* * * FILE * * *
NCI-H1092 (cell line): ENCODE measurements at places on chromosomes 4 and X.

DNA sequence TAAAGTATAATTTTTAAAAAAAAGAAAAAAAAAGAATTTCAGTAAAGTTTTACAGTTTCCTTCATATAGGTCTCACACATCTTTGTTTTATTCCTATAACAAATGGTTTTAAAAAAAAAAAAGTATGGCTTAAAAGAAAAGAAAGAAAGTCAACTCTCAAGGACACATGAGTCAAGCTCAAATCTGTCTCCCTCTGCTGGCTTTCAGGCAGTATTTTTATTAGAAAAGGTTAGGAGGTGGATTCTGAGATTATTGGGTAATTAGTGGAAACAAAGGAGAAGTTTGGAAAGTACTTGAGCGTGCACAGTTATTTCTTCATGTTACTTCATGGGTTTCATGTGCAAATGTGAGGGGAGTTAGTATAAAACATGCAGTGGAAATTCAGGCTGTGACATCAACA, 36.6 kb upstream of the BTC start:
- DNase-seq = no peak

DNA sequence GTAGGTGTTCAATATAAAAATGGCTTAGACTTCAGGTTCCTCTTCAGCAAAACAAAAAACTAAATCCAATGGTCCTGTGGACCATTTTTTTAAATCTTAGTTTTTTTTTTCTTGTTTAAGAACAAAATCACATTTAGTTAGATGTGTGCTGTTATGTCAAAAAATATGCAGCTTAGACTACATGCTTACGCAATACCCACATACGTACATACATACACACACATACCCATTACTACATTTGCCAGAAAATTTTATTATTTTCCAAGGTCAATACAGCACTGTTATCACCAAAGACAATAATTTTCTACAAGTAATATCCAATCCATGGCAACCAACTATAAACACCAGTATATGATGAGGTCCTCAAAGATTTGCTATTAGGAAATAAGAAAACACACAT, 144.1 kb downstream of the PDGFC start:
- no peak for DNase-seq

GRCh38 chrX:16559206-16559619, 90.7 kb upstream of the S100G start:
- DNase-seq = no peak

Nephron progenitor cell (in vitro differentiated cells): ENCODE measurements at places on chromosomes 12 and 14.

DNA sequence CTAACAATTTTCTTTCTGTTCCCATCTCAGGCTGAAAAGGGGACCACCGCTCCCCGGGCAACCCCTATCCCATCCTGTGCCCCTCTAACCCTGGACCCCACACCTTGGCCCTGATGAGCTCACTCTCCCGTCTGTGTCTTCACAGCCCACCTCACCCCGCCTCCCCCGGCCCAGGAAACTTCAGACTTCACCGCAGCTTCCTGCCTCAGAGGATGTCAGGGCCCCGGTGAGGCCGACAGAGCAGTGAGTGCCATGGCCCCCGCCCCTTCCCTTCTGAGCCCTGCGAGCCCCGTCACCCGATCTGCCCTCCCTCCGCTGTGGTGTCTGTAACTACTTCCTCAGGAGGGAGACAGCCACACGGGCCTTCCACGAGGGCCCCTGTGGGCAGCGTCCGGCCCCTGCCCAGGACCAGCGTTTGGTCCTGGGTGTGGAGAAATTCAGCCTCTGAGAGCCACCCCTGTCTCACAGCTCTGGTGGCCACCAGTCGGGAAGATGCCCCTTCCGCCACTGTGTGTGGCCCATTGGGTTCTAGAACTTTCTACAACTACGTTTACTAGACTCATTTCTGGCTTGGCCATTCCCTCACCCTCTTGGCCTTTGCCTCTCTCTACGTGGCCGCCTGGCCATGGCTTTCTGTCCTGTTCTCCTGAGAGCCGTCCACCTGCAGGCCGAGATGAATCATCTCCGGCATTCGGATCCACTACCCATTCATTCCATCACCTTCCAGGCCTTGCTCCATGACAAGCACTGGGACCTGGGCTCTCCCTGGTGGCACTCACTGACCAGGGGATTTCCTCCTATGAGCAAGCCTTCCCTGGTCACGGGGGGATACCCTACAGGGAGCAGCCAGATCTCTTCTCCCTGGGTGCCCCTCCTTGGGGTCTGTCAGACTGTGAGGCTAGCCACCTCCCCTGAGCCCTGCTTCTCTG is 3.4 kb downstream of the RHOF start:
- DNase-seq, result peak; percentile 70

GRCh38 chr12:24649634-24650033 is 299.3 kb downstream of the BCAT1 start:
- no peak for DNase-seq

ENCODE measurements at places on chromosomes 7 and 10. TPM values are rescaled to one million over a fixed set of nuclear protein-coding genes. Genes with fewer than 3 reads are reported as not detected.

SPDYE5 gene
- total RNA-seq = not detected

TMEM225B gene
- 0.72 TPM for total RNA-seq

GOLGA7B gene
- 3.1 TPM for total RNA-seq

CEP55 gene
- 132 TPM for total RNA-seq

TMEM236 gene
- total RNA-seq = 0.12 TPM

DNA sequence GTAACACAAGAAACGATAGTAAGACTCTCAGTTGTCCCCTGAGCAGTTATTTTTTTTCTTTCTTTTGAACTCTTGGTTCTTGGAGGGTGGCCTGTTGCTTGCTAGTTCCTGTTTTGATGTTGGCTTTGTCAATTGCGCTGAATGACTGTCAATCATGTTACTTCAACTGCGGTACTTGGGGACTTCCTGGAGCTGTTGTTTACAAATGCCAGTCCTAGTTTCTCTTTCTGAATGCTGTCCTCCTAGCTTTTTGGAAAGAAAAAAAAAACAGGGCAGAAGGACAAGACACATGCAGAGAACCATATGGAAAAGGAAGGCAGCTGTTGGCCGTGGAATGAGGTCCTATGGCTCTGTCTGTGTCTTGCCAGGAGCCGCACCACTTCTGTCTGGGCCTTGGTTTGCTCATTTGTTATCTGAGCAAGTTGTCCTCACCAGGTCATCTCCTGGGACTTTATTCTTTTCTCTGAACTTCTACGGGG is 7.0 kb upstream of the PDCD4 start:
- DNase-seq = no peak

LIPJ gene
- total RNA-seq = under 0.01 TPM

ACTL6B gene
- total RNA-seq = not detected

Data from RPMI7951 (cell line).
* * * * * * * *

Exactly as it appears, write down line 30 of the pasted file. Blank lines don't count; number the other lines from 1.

Data from RPMI7951 (cell line).